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5-day destructive rains forecast

by Staff reporter
22 Nov 2021 at 05:54hrs | Views
SOME parts of the country could be hit by storms that can blow off roofs and uproot trees for five consecutive days up to Wednesday, the Meteorological Services Department (MSD) warned yesterday.

Government has since activated disaster response teams in anticipation of adverse weather conditions during the 2021/22 rain season.

Over the past few years, the country has recorded an increase in natural disasters during the rain season which in some instances have resulted in loss of lives.

Cabinet two weeks ago, adopted the Proposed Emergency Preparedness Plan for the 2021-2022 Rainfall Season presented by Local Government and Public Works Minister July Moyo.

Government has allocated funds and activated Civil Protection Unit to conduct education awareness campaigns on rain-related hazards.

Last month, Manama Mission Hospital in Matabeleland South and several schools in Nkayi, Matabeleland North had their infrastructure destroyed following strong winds that have affected the environment. Government has since released funds to rehabilitate the hospital.

In a weather advisory issued yesterday, the MSD said:

"Moisture is drifting into the country from Botswana through Matabeleland North and Matabeleland South provinces. This coupled with the high temperatures over much of the country should result in thunderstorms which may be violent in some places (coupled with strong winds, lightning, hail and heavy rains in some places). This is normal for this time of the year, especially in a season which is expected to have normal to above normal rains," said MSD.

In light of the weather event, MSD warned of lightning and strong winds, localised heavy rains in excess of 30mm within 24 hours and hailstorms in some places.

The MSD said there are chances that the storms could blow off roofs, loosen debris and result in some trees falling due to strong winds.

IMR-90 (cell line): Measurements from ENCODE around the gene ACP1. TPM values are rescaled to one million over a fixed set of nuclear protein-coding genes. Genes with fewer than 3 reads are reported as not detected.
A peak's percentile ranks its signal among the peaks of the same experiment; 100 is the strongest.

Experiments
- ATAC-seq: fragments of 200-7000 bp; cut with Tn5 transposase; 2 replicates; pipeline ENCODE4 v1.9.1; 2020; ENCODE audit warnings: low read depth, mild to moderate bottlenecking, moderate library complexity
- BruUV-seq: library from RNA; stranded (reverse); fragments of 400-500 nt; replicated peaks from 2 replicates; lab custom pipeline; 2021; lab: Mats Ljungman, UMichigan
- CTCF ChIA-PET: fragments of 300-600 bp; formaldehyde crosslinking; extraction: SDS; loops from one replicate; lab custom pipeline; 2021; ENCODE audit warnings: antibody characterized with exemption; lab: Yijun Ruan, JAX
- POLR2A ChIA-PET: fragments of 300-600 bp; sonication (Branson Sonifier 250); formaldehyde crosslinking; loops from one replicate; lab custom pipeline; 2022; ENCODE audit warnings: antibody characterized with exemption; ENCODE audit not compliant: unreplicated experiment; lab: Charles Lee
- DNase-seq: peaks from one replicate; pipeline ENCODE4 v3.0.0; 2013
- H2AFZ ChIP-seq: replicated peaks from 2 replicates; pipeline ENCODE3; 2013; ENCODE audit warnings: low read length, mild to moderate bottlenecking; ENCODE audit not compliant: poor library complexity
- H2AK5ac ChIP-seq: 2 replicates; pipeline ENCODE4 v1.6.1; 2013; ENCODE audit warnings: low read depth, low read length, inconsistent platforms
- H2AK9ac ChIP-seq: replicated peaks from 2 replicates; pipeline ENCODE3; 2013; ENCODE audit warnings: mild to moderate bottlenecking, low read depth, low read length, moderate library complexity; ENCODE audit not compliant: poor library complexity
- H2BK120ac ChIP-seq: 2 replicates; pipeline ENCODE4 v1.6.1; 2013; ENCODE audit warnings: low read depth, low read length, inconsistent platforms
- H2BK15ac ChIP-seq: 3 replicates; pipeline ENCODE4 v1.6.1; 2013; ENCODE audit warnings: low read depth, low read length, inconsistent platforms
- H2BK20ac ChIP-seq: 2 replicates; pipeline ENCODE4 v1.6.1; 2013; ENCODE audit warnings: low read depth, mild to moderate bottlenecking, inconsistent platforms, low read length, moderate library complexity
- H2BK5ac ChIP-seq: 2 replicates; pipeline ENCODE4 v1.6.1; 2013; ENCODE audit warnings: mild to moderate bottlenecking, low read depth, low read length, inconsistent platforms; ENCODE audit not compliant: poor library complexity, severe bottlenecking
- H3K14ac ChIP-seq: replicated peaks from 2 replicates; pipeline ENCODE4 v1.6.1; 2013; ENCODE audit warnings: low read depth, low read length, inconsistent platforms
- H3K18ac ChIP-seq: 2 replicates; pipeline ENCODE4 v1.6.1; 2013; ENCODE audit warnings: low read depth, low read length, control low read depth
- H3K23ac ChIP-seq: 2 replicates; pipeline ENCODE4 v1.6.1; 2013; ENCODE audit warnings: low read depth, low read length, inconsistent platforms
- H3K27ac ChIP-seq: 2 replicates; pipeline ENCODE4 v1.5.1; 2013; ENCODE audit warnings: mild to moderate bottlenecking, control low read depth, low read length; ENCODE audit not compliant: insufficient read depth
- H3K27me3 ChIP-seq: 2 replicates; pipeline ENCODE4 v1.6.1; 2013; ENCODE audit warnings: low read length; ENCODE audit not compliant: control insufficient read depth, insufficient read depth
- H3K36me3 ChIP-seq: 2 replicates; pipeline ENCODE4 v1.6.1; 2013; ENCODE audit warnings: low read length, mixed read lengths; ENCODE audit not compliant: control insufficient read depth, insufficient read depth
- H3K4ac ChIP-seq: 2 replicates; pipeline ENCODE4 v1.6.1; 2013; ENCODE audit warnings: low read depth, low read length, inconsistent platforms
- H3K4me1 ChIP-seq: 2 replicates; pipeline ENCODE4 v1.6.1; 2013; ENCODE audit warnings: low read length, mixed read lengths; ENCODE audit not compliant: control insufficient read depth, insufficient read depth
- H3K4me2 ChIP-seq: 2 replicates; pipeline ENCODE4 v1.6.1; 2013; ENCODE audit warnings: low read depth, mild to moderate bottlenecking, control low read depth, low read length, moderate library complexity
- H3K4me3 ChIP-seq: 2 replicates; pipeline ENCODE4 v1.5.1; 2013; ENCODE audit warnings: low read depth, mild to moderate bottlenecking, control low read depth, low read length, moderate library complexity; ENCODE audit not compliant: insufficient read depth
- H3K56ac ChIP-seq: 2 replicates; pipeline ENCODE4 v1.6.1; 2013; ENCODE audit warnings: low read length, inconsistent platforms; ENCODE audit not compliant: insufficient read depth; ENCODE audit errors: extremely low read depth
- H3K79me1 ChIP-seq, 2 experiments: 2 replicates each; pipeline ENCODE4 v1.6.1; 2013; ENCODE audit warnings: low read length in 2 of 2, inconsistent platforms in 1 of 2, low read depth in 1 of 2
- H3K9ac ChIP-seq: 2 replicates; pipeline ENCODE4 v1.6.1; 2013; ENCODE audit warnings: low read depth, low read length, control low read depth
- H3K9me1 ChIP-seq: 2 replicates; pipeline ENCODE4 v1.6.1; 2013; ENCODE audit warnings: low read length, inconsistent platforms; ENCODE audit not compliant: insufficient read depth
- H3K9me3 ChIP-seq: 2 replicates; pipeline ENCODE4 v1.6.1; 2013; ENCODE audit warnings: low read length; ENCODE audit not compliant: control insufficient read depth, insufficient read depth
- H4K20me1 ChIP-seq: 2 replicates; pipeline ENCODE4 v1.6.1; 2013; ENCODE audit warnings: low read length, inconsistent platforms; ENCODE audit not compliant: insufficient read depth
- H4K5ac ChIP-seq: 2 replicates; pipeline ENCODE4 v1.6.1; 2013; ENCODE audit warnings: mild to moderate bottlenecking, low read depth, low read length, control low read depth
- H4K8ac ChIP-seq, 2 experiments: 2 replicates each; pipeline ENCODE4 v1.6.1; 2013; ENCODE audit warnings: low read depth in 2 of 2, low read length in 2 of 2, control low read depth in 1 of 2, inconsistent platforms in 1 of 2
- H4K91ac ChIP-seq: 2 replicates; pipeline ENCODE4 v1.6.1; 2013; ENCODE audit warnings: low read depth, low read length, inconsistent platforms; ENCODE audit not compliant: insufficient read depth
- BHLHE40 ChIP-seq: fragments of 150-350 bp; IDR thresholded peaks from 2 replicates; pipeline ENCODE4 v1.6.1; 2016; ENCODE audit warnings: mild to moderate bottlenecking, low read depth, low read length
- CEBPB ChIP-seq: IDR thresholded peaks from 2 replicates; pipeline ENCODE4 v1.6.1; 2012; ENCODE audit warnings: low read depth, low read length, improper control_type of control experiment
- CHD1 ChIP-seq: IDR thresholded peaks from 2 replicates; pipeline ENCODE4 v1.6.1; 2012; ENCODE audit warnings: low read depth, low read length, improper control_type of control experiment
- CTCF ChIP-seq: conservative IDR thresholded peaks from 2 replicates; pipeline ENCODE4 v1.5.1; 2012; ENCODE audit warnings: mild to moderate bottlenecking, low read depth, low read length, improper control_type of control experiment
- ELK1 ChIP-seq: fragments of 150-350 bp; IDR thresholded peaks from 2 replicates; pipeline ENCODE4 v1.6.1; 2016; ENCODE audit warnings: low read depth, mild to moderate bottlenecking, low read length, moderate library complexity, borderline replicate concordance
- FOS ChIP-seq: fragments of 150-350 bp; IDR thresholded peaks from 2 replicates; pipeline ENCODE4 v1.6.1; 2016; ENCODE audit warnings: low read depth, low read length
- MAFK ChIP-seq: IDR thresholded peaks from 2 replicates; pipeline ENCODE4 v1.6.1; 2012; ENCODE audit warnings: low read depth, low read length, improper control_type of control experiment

It encouraged members of the public where necessary to stay indoors, avoid travelling in open trucks or working on the fields and or hiding under trees when it rains. "If you urgently need to travel, take caution on the roads as roads may be slippery, and contain hidden dangers covered by water, including fallen trees, utility poles and live wires," said MSD.

In an interview, MSD senior forecaster Mr James Ngoma said while the storms are expected across the country, Matabeleland region will receive just moderate rains.

"Areas such as Matabeleland North and Matabeleland South would just get moderate rains of about 10mm. In Midlands, Manicaland and Mashonaland provinces, that is where we are expecting heavy rains. Areas such as Gweru, Kadoma, Marondera, Harare we are expecting more rains. The rains we are going to receive are going to be significant but not alarming," said Mr Ngoma.

"While strong winds are possible everywhere, areas that are going to receive more rains are the ones that are expected to receive stronger winds than the rest of the country. However, thunderstorms can happen anywhere and it's better to be indoors when it roars. And with the issue of lightning, members of the public should understand that lightning can strike even when there are no clouds in the vicinity but as long as you can see lightning and cannot count up to 30 without hearing the thunder roaring you are at risk of being struck."

He said going forward the country should expect improved rainfalls in line with projected normal to above normal rains.

"The rains we are receiving are good for those areas that are going to get 30mm plus. It means they can plant and by the time the rains go away there will be enough moisture to sustain their crops. Compared to last year, it's almost similar but as we get further into the month of November, we should expect more significant rains. The first quarter of the season ended on November 15 and we are now in the second quarter where we are expecting a significant improvement in the amounts of rainfall," he said.

In 2019, the country was hit by Cyclone Idai which resulted in the death of 1 200 people and destroyed infrastructure worth millions of dollars.

Source - The Chronicle